Stories of the Old West Lawmen, Arizona Rangers

My guest interview today is with John McLaughlin, author of Our Time in the Sun and the new sequel, Red Sky at Morning. Both books are historical accounts of an Old West group of lawmen, the Arizona Rangers. John is retired from a 30-year career in law enforcement with the U.S,. Forest Service, National Park Service and the Bureau of Land Management.

  1. John, your books are based on an Old West group of lawmen, the Arizona Rangers. Tell us a little about your background.

I retired after a thirty year career in law enforcement with the U.S. Forest Service, National Park Service, and the Bureau of Land Management. My career occurred primarily in the Southwest where I became an experienced Law Enforcement Ranger, wildland firefighter, farrier, and animal packer. My wife and I have been married thirty-seven years and we live in Peoria, Arizona, as well as part of the year on our property located south of Silver City, New Mexico. Currently, I work for the Arizona Division of Forestry as a member of the Arizona All Hazard Incident Management Team responding to wildland fires and other emergency management incidents throughout the state.

  1. What motivated you to write your first book on this subject?

Well, my dad lived in Arizona shortly after the political demise of the Arizona Rangers, and he spoke fondly of this legendary band of lawmen while I was growing up. Later, in my law enforcement career, I worked in many of the same border areas of the state that the old Rangers frequented. I couldn’t help wondering what it must have been like for them working as law enforcement officers in a time long, long ago. After my retirement, one of my main goals was to research the old Rangers and write a historical novel about them.

  1. Have you always liked to write?

Yes, very much so. I belonged to the Quill & Scroll organization in high school and enjoyed writing for the high school yearbook. While in college, I majored in Wildlife Management and of course the ability to write reports and research papers was essential. During my law enforcement career, incident report writing and the ability to prepare criminal investigative case reports for prosecution was paramount.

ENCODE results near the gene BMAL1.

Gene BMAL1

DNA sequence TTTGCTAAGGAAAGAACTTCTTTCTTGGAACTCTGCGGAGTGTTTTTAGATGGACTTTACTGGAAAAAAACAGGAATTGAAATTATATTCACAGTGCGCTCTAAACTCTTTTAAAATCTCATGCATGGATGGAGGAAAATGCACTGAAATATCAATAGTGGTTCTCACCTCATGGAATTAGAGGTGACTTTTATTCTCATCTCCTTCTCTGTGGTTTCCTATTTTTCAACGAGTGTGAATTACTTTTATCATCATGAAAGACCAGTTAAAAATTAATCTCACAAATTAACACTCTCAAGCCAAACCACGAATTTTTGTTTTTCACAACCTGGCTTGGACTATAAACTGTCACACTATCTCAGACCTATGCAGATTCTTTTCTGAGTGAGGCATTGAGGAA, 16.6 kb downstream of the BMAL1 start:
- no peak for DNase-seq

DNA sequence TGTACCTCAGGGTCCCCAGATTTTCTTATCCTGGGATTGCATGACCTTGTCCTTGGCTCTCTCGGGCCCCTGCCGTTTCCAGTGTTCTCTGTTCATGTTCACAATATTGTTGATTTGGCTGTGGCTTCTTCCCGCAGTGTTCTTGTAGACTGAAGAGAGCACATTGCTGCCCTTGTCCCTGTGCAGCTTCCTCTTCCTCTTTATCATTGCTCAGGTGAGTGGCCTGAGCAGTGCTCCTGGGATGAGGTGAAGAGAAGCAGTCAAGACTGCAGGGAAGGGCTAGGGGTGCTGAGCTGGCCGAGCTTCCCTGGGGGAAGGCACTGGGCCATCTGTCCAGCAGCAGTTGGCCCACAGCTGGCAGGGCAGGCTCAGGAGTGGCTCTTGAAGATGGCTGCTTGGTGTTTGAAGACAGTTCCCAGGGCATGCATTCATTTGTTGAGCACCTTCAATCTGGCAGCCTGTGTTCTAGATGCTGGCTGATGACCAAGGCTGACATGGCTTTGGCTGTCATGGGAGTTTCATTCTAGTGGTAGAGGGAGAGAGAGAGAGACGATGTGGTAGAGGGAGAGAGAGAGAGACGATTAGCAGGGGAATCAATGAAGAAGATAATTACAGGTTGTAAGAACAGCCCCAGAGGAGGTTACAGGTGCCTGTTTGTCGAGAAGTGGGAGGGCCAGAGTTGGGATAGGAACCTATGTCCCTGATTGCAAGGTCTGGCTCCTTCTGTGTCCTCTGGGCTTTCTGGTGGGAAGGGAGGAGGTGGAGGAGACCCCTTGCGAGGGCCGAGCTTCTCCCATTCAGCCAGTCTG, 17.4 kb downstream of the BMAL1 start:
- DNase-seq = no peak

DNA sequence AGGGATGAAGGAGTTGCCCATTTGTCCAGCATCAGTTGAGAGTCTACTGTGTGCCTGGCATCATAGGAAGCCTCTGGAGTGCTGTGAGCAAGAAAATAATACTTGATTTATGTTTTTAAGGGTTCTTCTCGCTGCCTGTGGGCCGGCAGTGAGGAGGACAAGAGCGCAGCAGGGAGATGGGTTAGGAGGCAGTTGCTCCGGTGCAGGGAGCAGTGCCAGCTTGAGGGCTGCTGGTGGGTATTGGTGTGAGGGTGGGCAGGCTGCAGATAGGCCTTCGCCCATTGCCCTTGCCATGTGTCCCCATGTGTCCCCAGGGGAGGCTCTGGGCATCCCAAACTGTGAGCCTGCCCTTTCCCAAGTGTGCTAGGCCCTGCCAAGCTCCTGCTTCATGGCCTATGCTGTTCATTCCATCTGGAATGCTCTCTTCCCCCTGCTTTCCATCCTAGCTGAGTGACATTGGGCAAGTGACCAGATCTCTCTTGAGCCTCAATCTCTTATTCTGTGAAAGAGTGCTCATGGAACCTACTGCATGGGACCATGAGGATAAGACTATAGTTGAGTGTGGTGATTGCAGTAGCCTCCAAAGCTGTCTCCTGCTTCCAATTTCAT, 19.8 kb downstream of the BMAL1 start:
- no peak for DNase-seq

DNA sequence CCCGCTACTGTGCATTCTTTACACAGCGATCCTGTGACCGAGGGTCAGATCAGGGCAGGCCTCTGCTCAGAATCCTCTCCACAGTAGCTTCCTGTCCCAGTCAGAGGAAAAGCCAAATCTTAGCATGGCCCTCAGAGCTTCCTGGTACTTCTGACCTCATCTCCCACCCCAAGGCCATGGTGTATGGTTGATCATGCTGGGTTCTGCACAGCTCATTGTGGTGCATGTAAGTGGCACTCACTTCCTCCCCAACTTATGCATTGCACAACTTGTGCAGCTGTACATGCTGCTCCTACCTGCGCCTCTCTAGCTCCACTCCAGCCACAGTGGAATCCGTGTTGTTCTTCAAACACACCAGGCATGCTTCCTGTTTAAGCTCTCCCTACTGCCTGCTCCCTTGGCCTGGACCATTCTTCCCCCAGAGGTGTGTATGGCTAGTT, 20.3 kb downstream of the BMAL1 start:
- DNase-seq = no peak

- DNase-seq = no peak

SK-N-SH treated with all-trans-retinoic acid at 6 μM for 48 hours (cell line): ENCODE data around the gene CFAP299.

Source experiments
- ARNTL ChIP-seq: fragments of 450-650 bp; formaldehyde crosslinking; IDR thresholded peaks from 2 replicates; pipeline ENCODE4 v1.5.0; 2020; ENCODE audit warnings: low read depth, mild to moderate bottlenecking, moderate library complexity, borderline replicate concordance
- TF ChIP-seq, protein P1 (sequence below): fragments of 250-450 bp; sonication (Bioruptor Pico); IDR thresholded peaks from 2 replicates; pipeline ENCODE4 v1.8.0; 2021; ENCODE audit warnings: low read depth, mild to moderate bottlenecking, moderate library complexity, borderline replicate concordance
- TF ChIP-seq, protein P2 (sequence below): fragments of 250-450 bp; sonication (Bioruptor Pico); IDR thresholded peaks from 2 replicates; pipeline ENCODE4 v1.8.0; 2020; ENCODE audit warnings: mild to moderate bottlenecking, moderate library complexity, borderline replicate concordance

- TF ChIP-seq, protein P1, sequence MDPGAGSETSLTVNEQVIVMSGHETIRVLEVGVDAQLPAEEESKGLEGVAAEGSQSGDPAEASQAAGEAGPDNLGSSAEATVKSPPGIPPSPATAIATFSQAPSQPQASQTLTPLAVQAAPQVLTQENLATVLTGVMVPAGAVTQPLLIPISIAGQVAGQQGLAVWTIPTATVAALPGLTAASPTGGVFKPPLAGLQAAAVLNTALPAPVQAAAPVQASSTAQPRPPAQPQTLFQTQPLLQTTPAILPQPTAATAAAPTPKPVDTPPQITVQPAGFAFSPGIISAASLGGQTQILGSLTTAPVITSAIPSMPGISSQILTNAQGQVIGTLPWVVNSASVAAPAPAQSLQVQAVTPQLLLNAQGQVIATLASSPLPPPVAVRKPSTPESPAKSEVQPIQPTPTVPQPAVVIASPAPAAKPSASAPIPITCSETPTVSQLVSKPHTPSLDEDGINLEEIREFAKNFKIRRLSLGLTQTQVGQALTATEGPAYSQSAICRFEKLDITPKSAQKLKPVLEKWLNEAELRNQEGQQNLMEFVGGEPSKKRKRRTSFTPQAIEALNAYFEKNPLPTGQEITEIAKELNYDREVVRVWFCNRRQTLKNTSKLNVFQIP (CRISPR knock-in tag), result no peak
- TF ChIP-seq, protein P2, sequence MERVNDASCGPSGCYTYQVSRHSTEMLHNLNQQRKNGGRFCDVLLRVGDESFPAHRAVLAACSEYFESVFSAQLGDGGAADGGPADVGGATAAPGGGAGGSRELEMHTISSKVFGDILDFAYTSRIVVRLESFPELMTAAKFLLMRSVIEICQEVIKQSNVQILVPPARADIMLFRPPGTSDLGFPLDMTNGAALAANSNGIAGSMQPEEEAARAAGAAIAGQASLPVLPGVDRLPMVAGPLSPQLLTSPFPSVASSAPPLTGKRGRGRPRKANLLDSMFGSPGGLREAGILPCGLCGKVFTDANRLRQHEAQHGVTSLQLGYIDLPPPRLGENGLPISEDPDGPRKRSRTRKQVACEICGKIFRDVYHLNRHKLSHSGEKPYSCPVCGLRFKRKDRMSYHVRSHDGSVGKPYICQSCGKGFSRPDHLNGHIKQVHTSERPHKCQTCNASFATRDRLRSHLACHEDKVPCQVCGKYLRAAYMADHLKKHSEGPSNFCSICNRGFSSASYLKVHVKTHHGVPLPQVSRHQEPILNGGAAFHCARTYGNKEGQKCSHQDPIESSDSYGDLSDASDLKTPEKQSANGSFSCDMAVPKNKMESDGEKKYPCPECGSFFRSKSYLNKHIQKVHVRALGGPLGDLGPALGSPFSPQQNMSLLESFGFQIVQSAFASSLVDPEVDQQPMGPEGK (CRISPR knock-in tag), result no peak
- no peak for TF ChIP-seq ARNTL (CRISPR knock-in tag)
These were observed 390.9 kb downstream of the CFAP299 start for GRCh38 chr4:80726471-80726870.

1. Are any of your characters based on real people?

Yes. Many of the characters in both novels are actual Arizona Rangers, Territorial Governors, politicians, and outlaws of that era. Most of the gunfights and major incidents the characters in the novels are involved in were actual incidents that I researched. Interestingly, in my research I found very little about the personal lives of these legendary men. And so, I created fictional characters to intermingle with the historical ones. Then I assigned these fictional characters backgrounds, love interests, family, etc.

  1. What was the very first book you remember reading and loving? What made that book so special?

My mother had all six of us kids reading about virtually everything at an early age. We didn’t have a TV in the house until I was in high school. For that I am now thankful. I have thoroughly enjoyed reading almost every book I have ever picked up. The most memorable and still enjoyable today is Shepherd of the Hills by Harold Bell Wright. The beautiful descriptions of the Ozark Mountains, depictions of the life and culture of the mountain folks in late 19th century, and the exciting story line he presented so enchanted me. Wright was a master at creating interesting, believable characters with whom the reader can relate and interact.

  1. What authors or books have influenced your writing?